Believing Beliefs

What do I believe in? I do not know. It’s a difficult question to answer. Belief is difficult to define with precision and ample clarity. One attribute of belief, which I believe is constant, is that a belief itself is not constant.

I believe that no religion represents complete truth. Why I believe so is because I lack complete knowledge. What is complete knowledge? Is it ever possible to have complete knowledge? I don’t know how to answer these two questions. However, just to continue with my blog post, I will define complete knowledge as the ability to speak sub specie aeternitatis.

Whether one can speak “under the aspect of eternity” is a question to which I definitely have no definite answer. 

I, therefore, believe that due to my inability to perceive sub specie aeternitatis, I cannot claim the veracity of any given religion, be it Islam, Judaism, Hinduism, Taoism, Shintoism.

From a more scientific perspective and given our current technological standing, I believe it is not possible to quantify and give a numeric value to the veracity of any given religion. Religious claims simply cannot be measured.

Do I believe in the so-called “scientific method?” Only insofar as it works, allows me to live my life on a day-to-day basis and is capable of making experimentally verifiable predictions. I do not endorse scientism or any ideology about the universality of a specific methodology. I am a through and through agnostic.

In fact, I see agnosticism as a belief itself. It is a belief insofar as its claim about the unknowability of God’s existence is itself uncertain. I do not have enough knowledge and experience to determine whether the existence of God can ever be not determined.

There may exist some sophisticated line of reasoning or some profound spiritual experience which may prove the existence of Allah beyond a shadow of doubt. However, since I am unaware of such a methodology, I adopt the default agnostic position.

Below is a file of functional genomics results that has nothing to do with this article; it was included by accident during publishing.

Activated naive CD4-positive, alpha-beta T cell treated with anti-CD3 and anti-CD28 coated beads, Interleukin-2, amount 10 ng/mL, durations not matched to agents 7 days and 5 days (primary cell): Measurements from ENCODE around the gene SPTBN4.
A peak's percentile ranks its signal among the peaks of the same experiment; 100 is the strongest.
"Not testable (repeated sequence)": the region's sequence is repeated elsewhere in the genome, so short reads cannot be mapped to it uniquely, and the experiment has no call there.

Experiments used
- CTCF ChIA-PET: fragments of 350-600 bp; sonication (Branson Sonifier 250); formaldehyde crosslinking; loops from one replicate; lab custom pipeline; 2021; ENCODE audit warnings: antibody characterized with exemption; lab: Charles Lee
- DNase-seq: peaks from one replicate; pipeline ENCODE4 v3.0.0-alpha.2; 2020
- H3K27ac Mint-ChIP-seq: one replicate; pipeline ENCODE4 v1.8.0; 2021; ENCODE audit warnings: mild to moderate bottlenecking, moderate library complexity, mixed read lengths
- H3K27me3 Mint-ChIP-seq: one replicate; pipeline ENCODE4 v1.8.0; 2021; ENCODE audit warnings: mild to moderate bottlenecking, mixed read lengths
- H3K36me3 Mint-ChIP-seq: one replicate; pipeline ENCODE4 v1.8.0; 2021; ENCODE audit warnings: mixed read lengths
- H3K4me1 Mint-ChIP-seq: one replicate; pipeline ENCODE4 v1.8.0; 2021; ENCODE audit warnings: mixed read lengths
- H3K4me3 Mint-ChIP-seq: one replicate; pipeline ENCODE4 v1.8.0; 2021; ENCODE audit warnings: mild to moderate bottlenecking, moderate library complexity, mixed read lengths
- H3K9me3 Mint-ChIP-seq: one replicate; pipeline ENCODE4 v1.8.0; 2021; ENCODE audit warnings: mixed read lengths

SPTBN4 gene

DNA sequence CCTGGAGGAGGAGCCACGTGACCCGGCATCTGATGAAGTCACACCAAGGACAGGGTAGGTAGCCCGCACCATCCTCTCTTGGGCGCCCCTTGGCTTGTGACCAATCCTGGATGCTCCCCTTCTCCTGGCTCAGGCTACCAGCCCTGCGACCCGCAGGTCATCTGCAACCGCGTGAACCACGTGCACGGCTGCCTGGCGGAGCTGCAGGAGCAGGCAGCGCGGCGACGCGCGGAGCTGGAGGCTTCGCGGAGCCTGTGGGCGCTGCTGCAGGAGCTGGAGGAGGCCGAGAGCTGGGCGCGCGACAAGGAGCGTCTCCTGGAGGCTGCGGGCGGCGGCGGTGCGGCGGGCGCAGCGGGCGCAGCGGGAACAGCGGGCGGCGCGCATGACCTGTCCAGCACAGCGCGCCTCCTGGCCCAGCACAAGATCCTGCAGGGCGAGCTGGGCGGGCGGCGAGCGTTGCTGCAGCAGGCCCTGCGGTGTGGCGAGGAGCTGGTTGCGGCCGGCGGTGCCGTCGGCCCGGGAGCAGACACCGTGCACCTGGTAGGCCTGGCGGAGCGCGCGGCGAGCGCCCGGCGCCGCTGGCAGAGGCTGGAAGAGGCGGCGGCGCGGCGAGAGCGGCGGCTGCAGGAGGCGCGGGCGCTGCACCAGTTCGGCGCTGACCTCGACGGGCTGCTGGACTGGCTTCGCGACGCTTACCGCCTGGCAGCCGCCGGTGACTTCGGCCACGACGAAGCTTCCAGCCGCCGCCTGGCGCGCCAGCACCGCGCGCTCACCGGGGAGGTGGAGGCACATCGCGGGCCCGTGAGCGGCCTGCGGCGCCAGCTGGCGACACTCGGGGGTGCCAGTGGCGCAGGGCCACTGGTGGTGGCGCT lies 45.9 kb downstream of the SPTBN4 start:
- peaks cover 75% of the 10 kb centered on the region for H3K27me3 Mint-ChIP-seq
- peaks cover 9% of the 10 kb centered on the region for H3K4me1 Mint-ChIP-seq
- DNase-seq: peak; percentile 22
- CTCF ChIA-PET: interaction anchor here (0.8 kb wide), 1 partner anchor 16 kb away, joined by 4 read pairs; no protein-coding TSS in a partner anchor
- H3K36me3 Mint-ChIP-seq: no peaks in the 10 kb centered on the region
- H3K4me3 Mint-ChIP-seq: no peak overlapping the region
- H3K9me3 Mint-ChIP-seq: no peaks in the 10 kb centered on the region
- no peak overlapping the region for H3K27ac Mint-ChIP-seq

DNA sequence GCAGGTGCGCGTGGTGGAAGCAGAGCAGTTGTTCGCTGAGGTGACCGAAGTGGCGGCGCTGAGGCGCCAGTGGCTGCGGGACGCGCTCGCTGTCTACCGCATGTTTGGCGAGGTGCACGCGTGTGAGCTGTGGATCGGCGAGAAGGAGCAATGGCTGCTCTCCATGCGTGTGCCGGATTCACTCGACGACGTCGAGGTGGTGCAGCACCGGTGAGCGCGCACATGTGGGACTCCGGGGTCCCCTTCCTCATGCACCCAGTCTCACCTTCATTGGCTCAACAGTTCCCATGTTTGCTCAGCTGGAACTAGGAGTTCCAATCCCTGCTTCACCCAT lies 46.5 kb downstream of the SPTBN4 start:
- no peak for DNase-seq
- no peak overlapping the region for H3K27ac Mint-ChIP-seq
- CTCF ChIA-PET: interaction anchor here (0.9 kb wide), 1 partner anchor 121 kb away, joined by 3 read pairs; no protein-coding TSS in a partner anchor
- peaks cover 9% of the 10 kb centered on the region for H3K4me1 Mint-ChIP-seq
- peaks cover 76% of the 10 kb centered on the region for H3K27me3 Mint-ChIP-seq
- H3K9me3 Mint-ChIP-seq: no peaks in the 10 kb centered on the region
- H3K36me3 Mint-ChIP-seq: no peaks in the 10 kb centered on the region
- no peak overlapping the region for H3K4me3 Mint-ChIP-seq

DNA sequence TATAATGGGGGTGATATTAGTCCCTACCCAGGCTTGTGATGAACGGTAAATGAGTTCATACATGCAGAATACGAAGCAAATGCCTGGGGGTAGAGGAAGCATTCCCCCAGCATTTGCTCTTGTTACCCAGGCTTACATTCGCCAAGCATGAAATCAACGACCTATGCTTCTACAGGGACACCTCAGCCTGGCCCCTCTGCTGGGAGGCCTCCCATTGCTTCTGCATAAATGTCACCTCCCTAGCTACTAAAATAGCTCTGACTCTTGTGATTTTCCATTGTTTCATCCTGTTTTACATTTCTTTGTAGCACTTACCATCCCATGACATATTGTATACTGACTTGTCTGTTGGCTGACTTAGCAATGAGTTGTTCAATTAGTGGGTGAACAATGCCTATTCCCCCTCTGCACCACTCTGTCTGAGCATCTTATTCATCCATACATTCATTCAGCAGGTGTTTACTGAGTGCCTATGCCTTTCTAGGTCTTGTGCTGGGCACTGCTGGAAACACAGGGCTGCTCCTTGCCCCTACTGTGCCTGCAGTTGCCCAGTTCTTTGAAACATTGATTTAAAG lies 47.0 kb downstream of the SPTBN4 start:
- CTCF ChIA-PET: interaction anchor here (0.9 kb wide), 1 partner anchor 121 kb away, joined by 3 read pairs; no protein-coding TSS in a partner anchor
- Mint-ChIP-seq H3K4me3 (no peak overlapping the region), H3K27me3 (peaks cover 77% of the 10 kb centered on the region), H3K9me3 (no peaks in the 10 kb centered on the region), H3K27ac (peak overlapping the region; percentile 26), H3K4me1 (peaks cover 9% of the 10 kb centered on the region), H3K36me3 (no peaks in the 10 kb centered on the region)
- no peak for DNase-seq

I hope to learn more in the days in the come…

2 thoughts on “Believing Beliefs

  1. I like the 2×2 distinction available with (agnostic, gnostic) x (atheist, theist). The first has to do with knowledge, the later with belief. I used to be an agnostic theist (I believed in God, but did not claim to know for sure), but now am an agnostic atheist (I do not believe in God, but I still do not claim to know for sure). A gnostic theist believes in God and claims to know for sure that God exists, while a gnostic atheist does not believe in God and claims to know for sure that God does not exist.

    Knowledge is related to evidence you can defend. Belief is which side you fall on if forced to decide based on whatever evidence you have at the time.

    Liked by 1 person

  2. Thanks for sharing the 2×2 distinction. I agree with what you’ve said about the 4 possible positions that can be taken with respect to believing in God.

    Other than that, I think it’s really difficult for me to speak with sufficient clarity about the distinction between knowledge and belief. Part of it is due to my philosophical proclivities. As you’re well aware, there’s a whole branch of philosophy called epistemology that deals with the nature and scope of knowledge.

    There’s also this perspective of viewing knowledge as “well-justified true belief”, making knowledge a subset of belief. We run into further philosophical problems with when trying to define “justification” and “truth.”

    The scientific side of me, therefore, just decides to settle for an “operational definition” of a given term within a discourse. And, in case of this specific blog, I’ve chosen to define “complete knowledge” as “an ability to perceive from infinity’s point-of-view.”

    Anyway, I guess there is no end to debates of these sorts and we can only, perhaps, get caught up in sandstorm of a million words and concepts. 🙂


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